Good skin care without using heavy powders or perfumes will help prevent Candida infections on the skin. Douching is not recommended for women. Eating yogurt with active cultures while taking antibiotics may help prevent yeast infections.Do not use medicines to clear up yeast infections without first checking with your transplant team.
Aspergillus is a common fungus found in dirt and dust. Your best protection from getting a serious infection from Aspergillus is to wear a snug mask when near construction sites or the hospital. You should always wear a mask while working in the yard. Avoid fresh earth, mulch, digging, or working in crawl spaces or attics. Light housekeeping should not be a problem.
After your transplant, you will take many different medicines to help prevent rejection and infections. Other medicines may be given to counter side effects,such as high blood pressure, or to prevent ulcers. Many medicines interact with each other and can change the way other medicines work. Medicine such as ibuprofen or any non-steroidal anti-inflammatory drug can have serious interactions with the other medicines you are taking. Always check with your transplant team before taking a new medicine or herbal remedy,whether it is prescribed by a doctor or can be bought over the counter.When taking a vacation, remember to pack enough medicines for your entire trip, plus some extra, just in case your travel plans change. All of your medicines must be packed as carry-on luggage to help prevent loss. Not all pharmacies routinely carry these medicines.
Immunosuppressant is the medicines which help prevent the body from rejecting the transplanted lung. These medicines work by lowering the number of white blood cells and changing the way the white blood cells work. While these medicines help prevent rejection, they will also lower your ability to fight infections.
All signs and symptoms of infection, such as fever, chills, more mucous production,fatigue, nausea and vomiting, must be reported as soon as you notice them. An infection that occurs while taking medicines that lower the immune system must be treated promptly to prevent additional problems. You also will need to be careful in your personal hygiene. Good hand washing is the best protection from catching infections of all kinds. Daily care of your teeth is necessary to prevent infections of your teeth and gums. Regular check-ups with your dentist are also important. Be sure to tell your transplant coordinator or doctor before you have your teeth cleaned so that an antibiotic can be prescribed.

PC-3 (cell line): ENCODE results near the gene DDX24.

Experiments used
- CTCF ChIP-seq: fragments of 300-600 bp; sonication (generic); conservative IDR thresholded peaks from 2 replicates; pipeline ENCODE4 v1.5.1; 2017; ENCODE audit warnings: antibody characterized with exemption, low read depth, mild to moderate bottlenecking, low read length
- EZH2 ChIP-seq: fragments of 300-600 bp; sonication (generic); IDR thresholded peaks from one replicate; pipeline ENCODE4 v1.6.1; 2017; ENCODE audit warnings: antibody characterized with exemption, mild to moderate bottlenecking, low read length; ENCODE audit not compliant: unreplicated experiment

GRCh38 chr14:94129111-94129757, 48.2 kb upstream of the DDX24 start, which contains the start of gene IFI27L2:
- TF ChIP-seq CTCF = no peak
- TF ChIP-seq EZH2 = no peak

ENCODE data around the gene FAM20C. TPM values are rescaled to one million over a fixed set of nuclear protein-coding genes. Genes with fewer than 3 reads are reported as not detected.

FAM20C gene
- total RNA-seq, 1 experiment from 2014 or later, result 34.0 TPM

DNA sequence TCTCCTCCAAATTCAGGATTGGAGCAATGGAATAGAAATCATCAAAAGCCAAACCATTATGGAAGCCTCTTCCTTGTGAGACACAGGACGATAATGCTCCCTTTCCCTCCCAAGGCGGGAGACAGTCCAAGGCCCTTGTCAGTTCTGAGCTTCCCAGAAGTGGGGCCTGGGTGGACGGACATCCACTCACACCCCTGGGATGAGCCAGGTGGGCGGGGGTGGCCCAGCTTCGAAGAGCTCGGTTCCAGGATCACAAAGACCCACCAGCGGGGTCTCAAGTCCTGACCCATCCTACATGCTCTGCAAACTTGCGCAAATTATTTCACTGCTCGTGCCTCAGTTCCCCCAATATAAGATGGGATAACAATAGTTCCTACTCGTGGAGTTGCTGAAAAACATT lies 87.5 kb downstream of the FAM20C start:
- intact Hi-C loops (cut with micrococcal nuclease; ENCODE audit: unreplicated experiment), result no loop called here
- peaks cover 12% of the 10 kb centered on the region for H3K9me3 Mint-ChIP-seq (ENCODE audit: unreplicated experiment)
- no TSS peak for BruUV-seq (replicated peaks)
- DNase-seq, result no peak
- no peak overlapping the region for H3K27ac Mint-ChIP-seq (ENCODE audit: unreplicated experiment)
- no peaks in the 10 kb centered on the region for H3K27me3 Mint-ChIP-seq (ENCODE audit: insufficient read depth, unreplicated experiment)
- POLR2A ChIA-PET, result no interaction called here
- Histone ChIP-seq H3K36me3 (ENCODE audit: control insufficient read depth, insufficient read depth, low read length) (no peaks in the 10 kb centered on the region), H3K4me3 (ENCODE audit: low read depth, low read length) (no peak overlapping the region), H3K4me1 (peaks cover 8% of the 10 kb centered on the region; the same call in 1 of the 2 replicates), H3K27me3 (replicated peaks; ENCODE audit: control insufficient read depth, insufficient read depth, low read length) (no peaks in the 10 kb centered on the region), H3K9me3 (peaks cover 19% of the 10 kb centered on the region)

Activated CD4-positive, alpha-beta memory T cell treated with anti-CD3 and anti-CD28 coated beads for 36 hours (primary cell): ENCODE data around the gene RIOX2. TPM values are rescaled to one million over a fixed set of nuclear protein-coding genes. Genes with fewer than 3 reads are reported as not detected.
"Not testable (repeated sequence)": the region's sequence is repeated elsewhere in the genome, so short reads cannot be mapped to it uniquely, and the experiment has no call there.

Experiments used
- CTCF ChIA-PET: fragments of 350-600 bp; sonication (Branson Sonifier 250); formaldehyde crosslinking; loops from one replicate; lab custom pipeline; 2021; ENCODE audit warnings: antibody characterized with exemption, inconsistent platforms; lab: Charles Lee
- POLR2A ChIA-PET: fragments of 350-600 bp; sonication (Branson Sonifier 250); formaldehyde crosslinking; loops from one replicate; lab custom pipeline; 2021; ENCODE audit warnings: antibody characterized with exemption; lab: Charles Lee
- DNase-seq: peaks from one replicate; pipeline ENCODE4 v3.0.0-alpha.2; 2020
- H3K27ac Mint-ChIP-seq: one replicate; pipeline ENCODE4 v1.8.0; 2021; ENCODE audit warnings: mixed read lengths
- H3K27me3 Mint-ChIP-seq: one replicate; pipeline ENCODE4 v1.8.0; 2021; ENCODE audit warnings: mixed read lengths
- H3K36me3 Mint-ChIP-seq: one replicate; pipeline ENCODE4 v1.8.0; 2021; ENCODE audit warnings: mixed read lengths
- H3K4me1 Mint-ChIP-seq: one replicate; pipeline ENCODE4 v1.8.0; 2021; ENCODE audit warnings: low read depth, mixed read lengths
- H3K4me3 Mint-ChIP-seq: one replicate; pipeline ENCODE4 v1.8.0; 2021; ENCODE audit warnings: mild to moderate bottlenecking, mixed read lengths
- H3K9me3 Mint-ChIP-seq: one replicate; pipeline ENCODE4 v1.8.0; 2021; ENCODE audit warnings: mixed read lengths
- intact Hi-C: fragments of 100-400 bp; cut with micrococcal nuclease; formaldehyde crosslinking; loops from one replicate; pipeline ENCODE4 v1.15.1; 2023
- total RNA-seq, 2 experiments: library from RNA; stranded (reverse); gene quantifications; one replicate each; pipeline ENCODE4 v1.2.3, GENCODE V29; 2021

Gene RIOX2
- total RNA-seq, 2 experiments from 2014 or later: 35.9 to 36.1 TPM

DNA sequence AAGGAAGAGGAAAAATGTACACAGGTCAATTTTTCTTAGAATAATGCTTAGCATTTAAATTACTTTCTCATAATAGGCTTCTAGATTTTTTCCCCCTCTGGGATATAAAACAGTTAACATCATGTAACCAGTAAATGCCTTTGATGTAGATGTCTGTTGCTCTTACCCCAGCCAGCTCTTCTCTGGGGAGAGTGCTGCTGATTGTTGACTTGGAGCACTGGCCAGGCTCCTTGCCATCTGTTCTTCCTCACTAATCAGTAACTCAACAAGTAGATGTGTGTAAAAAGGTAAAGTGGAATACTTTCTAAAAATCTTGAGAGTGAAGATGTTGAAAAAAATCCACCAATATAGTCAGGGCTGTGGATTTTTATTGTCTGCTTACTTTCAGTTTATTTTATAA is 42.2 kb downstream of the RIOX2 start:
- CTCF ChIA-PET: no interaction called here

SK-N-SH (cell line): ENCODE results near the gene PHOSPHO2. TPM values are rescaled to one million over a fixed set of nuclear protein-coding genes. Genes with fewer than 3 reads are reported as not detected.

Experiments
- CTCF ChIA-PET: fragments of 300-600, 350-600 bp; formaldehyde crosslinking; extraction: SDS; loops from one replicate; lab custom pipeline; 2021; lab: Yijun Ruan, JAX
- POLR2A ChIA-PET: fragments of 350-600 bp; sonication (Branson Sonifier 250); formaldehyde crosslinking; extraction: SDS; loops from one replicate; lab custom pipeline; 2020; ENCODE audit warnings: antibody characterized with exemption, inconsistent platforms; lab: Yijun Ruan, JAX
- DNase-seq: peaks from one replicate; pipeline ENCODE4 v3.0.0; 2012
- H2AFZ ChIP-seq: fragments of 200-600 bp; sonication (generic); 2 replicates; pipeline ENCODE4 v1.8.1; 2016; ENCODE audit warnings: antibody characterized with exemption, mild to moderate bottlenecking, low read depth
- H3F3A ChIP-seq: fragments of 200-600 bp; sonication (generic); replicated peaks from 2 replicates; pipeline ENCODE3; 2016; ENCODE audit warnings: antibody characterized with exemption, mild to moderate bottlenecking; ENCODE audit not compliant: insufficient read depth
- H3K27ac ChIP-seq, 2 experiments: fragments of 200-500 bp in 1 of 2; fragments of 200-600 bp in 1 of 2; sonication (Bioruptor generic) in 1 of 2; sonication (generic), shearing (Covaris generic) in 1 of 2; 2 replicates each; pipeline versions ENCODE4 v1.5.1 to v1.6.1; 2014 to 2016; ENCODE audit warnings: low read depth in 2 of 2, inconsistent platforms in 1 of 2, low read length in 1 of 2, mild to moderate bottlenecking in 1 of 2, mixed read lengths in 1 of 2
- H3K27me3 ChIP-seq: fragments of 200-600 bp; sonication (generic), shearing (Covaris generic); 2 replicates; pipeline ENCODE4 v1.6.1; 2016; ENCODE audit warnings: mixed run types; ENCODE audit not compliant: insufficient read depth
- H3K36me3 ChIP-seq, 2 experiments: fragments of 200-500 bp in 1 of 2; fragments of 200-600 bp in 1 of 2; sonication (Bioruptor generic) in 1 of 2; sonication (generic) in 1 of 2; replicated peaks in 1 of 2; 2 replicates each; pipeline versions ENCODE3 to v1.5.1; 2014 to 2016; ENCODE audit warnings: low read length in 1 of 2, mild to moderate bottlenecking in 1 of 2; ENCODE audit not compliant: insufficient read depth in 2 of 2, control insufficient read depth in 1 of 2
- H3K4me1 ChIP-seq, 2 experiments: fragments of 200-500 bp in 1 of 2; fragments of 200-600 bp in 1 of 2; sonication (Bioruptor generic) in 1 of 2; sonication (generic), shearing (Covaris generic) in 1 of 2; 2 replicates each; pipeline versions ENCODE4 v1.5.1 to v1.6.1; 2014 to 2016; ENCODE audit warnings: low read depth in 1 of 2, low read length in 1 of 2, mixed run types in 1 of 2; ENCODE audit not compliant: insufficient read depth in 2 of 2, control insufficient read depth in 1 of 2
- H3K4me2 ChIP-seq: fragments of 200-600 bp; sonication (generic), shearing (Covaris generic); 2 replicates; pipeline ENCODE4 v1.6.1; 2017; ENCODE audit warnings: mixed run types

When having blood work done, always hold your immunosuppressant medication until after your labs have been drawn. Then take your morning doses as scheduled.Check with your transplant coordinator prior to your evening dose of immunosuppressant medication to make sure your blood levels were okay and that no changes to your dose are necessary. Make sure your lab work is scheduled to coincide with your morning medication dose time.No one medicine can prevent rejection alone. Most patients will take a combination of three medicines.
Reasons For Transplant
Lung Transplant Evaluation, Allocation, Scoring & Matching
Waiting For An Organ Donor
Getting The Call
The Lung Transplant Operation & Post-Operative Stay
Clinic Visits & Studies